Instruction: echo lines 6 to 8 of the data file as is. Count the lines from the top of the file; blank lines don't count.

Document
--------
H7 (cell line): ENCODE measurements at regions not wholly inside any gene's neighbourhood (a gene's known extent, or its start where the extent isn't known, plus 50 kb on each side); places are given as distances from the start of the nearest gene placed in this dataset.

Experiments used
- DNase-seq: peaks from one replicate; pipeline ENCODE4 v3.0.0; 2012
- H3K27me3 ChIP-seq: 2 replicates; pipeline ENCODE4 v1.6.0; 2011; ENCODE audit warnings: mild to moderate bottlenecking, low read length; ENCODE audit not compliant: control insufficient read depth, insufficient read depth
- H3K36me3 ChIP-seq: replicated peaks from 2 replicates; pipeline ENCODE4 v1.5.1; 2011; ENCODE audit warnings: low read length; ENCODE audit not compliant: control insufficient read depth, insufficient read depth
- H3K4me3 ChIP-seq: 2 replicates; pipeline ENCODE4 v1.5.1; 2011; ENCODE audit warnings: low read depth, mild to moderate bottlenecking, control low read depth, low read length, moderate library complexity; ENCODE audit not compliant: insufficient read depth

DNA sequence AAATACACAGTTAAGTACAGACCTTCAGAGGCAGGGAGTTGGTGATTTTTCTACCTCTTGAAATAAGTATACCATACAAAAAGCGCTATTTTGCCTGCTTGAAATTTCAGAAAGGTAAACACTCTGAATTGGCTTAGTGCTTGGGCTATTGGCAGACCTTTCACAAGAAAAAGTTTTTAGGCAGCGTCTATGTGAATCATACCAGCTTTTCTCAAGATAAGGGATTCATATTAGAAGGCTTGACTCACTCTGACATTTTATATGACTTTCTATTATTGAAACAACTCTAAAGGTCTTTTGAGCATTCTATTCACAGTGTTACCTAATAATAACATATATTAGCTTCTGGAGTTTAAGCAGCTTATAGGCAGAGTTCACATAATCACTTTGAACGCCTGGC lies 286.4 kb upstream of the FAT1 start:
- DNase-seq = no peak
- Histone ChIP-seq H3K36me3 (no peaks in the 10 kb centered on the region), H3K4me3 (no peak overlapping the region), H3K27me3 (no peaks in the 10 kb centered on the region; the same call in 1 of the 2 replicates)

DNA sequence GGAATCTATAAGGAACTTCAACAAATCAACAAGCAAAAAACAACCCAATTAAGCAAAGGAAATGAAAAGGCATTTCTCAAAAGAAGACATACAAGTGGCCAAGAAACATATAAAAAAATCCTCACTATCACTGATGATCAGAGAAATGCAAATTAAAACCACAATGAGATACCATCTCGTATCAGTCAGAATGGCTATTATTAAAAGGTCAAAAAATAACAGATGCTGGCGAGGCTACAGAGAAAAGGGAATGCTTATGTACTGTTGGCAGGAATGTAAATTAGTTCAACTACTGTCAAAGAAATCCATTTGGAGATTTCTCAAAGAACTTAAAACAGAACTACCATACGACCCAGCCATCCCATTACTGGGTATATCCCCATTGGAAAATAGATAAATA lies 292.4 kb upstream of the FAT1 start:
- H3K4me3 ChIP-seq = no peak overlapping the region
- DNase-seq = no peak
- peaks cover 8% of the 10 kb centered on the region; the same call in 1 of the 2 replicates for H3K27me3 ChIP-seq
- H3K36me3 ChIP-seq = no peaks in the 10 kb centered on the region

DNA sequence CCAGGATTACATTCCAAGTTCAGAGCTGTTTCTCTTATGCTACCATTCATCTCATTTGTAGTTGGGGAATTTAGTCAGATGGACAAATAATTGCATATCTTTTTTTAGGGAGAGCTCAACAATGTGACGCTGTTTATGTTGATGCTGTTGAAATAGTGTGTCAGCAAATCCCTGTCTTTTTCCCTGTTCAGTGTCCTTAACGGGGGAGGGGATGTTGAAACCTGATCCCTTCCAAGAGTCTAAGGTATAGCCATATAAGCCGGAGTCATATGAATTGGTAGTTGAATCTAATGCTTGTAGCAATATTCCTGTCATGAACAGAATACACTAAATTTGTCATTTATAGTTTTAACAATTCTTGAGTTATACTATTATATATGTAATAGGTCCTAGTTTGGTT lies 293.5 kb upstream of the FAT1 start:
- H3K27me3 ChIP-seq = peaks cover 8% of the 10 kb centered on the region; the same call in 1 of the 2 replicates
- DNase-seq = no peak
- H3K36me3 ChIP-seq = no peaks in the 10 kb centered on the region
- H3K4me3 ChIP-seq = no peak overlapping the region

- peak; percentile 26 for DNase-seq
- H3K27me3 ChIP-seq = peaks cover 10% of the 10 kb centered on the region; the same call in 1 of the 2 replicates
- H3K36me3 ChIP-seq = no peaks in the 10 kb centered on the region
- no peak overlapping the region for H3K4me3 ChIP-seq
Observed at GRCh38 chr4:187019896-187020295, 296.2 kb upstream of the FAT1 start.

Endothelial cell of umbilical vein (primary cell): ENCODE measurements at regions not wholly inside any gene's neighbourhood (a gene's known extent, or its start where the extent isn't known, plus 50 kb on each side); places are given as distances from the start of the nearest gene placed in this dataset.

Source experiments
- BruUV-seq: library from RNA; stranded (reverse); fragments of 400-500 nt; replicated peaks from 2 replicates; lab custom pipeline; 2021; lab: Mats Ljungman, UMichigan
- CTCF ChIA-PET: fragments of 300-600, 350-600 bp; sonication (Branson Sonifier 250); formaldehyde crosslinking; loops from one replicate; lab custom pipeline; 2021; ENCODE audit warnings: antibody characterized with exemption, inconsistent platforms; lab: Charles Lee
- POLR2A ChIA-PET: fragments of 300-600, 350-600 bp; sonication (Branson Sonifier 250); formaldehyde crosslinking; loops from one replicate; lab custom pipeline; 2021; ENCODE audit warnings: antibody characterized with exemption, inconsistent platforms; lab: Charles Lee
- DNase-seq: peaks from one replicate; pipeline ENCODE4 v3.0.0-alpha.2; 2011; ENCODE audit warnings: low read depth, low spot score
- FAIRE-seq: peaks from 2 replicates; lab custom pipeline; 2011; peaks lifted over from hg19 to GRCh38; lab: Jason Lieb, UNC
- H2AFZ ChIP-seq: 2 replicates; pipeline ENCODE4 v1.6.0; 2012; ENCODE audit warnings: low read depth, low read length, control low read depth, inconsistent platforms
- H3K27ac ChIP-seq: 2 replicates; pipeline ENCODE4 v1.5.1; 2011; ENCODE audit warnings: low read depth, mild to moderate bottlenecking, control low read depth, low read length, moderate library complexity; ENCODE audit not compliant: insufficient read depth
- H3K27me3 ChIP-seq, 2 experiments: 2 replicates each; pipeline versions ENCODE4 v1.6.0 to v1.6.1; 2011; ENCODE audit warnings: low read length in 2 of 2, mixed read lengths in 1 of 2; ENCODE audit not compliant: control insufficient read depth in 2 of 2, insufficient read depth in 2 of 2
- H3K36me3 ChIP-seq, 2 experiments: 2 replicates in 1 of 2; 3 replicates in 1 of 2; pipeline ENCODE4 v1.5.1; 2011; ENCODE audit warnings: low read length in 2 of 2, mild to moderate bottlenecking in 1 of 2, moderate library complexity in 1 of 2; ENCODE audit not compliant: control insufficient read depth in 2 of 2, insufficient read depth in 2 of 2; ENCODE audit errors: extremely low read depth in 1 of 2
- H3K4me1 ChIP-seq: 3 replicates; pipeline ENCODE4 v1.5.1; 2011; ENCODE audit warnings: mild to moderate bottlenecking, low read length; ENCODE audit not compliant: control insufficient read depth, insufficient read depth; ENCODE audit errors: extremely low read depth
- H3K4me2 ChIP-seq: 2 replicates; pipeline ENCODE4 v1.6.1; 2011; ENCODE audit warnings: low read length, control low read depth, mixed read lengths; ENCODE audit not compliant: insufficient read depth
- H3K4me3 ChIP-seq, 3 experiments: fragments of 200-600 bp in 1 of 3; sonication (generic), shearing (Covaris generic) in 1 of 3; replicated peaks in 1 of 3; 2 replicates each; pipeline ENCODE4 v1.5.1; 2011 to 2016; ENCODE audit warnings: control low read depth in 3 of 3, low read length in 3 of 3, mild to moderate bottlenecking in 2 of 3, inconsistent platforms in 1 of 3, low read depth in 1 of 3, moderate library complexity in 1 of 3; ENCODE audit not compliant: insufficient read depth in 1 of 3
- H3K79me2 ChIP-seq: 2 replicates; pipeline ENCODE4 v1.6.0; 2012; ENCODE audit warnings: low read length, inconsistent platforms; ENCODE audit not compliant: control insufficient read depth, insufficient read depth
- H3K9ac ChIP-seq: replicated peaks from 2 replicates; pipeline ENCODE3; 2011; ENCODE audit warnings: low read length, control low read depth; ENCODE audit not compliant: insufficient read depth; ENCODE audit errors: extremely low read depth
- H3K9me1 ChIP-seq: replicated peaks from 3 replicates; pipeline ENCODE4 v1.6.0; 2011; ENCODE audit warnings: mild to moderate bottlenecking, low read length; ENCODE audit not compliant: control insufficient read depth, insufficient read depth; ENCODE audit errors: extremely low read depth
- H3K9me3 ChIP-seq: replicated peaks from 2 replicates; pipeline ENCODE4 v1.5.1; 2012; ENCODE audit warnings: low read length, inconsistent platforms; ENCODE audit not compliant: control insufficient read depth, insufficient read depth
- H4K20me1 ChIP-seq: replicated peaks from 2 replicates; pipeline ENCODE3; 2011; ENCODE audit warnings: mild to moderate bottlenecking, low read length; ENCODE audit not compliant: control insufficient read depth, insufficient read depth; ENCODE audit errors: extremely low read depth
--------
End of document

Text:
- H3K4me3 ChIP-seq: 2 replicates; pipeline ENCODE4 v1.5.1; 2011; ENCODE audit warnings: low read depth, mild to moderate bottlenecking, control low read depth, low read length, moderate library complexity; ENCODE audit not compliant: insufficient read depth

DNA sequence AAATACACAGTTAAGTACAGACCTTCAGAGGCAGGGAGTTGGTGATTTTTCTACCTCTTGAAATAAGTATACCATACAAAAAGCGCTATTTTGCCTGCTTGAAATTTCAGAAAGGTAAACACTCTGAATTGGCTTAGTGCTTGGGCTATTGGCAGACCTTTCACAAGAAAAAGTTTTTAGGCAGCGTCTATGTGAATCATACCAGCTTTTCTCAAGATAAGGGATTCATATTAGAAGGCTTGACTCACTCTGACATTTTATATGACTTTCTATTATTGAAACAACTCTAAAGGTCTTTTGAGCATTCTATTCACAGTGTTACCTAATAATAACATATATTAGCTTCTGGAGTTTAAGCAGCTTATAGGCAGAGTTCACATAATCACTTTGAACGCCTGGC lies 286.4 kb upstream of the FAT1 start:
- DNase-seq = no peak